How to Create a Privacy Policy for your Website

ID 10031147 How to Create a Privacy Policy for your WebsiteIf you do any kind of business online, you need a privacy policy. It doesn’t matter if you don’t sell anything but are primarily using your website to promote yourself as a thought leader in your field or to solicit speaking engagements. If you collect any information from your visitors — even if it’s just collect their email address for your newsletters — you need a privacy policy. And if you collect their information by other means — say, you solicit business cards at a trade show or networking event, or you have a brick-and-mortar store that takes credit cards — you need a privacy policy.

Third Parties Count, Too

Remember, too, that even if you do none of the above, you may still work with third-party companies that collect visitor information. Your website hosting company may do just that as part of its ordinary daily business. Any analytics program that you install on your site that collects IP addresses would also fall under this requirement.

If you do any kind of affiliate ads (such as those on our site), those affiliate networks necessarily collect visitor information not only to process sales (e.g., credit card information, shipping address), but to credit you with the sales associated with your affiliate ads. You may not be collecting the information yourself, but your privacy policy must include language that informs visitors that their information may be shared with third parties through these affiliate relationships.

Ignorance Doesn’t Excuse You From the Law

Consumers are becoming especially wary of how their personal information is used, either offline or online, and it’s to your advantage to be as transparent as possible when visitors venture onto your site. Perhaps most important, some states — including California — have stringent laws requiring that commercial websites clearly post privacy policies. While no federal law as yet goes that far, if you do any kind of business with a state that requires such a policy, or if you even have website visitors from those states, regardless of whether or not they actually purchase anything, you must have a privacy policy.

The Paid Option of Creating a Privacy Policy

If you have a business attorney, you may already have a privacy policy, but if not, it’s worth it to ask them to draw something up specifically for your company. The benefit of having your attorney draw it up is that they can update it as your business needs and operations change.

Another option is to use one of the inexpensive legal support membership programs that are proliferating everywhere, from LegalZoom’s Business Legal Plan to LegalShield (formerly Pre-Paid Legal). You must be a member to take advantage of their services and products, but it might be worth it if you can’t afford to retain an attorney but need legal advice on occasion for contracts, government documents, and of course, your privacy policy. specializes in privacy and security applications, audits and related programs and even includes EU-compliant products and services for companies that do business with or in the EU. It’s not cheap, but they know their stuff and have small business options. focuses exclusively on generating a privacy policy customized for your website for just $29.95/year, with optional renewals at $19.95/year. This includes ongoing support, upgrades, a “privacy seal,” and other features.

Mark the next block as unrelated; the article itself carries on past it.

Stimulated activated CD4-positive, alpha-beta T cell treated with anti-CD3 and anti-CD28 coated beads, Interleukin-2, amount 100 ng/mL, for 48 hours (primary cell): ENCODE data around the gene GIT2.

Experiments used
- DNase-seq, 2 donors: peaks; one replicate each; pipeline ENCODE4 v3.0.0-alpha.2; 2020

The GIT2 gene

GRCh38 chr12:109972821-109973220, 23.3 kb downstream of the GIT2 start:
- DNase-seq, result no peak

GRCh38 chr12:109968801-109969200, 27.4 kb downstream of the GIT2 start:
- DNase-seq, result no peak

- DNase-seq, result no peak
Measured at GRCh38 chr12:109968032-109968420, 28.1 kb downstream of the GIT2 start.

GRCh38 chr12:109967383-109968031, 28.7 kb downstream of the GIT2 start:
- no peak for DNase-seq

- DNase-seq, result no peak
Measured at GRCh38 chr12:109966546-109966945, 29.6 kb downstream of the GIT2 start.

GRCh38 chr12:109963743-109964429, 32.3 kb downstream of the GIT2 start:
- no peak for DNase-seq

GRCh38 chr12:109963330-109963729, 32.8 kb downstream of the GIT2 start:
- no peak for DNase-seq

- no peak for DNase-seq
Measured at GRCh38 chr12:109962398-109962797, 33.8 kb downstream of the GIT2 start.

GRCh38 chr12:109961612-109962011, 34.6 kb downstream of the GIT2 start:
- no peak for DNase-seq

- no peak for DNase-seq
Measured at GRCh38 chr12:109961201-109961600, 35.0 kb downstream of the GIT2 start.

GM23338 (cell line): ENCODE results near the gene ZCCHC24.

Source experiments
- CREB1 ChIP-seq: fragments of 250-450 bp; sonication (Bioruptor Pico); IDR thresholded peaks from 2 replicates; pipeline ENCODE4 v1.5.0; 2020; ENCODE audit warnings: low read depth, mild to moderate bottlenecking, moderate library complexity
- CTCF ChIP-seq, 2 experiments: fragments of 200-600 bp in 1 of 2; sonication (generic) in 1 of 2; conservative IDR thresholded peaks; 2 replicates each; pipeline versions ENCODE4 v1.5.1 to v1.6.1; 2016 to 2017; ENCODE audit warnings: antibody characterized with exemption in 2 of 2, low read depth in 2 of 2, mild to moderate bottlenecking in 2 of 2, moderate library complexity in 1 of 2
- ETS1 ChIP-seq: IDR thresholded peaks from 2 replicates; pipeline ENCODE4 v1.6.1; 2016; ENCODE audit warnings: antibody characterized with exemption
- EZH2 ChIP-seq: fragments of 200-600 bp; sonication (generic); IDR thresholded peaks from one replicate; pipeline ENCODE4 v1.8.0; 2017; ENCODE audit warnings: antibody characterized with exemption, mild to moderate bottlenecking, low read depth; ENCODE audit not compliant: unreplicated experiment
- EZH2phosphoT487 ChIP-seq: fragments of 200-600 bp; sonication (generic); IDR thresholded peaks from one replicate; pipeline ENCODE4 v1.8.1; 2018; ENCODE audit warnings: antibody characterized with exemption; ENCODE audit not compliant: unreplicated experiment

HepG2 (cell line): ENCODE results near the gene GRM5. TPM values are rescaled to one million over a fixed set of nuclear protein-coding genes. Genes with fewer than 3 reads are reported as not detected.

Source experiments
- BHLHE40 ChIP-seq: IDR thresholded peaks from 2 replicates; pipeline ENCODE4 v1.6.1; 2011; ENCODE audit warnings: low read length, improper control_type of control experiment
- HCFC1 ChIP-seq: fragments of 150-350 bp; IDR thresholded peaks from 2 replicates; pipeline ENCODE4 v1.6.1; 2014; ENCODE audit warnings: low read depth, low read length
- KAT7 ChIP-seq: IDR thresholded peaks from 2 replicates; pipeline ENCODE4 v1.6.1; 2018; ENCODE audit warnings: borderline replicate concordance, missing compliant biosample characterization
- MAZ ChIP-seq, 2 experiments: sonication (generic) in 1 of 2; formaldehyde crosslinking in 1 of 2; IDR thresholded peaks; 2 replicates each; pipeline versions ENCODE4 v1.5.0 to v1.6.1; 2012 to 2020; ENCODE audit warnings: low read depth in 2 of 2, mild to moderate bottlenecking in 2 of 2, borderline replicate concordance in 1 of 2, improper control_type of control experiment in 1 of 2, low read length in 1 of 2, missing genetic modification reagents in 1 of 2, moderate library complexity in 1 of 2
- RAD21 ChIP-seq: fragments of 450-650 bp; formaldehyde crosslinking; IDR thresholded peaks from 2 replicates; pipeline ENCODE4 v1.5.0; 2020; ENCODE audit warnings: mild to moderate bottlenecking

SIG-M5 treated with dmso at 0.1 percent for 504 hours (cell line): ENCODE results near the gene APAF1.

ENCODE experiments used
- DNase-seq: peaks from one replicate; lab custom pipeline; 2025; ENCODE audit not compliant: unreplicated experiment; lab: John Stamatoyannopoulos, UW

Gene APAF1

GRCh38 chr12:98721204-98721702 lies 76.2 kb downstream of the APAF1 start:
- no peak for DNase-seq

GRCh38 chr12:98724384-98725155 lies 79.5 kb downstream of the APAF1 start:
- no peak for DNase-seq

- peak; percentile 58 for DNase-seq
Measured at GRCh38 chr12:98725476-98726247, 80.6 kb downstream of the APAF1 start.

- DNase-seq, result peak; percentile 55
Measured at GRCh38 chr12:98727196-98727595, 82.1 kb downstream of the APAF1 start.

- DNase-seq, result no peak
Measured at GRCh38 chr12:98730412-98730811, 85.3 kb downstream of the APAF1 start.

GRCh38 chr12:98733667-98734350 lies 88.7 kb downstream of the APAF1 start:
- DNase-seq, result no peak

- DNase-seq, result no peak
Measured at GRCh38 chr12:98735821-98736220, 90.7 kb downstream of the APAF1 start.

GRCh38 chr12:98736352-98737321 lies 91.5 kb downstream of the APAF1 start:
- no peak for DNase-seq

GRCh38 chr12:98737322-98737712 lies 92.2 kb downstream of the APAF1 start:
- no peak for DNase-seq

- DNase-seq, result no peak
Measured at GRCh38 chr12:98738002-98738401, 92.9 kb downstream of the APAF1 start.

The Free Option of Creating a Privacy Policy

While many of the paid options certainly provide a measure of extra protection since you have the backing of an experienced attorney who can advise you on specific rules and regulations, there are some free privacy policy templates that do a really good job of creating policies for small business websites. Just remember that I’m not a lawyer (and that I don’t even look like anyone who plays one on TV), so if you have any concerns or questions, please consult a licensed attorney. (be forewarned that you’ll be added to their mailing list, but you can always opt out!)

Each of these sites will ask you a few questions about how you collect visitor and customer information, and then will automatically give you a template to add to your website. It takes literally a couple of minutes, unless you have a very complicated business structure, in which case you really should have an attorney draw one up for you.

If you know of other resources for small businesses with regards to generating privacy policies, let me know or just share them in the comments below!

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About Marjorie Asturias

Marjorie R. Asturias is the president and CEO of Blue Volcano Media, a Dallas-based boutique digital marketing agency that focuses exclusively on helping small businesses build their brand online. When she's not absorbing everything she can about web marketing, SEO, social media, and content marketing, she can usually be found trying to rescue every stray dog on the planet; reading; watching old movies; and hanging out with her family. Which, yes, includes 4 rescue dogs. Connect with her on Twitter, Facebook, and Google+.

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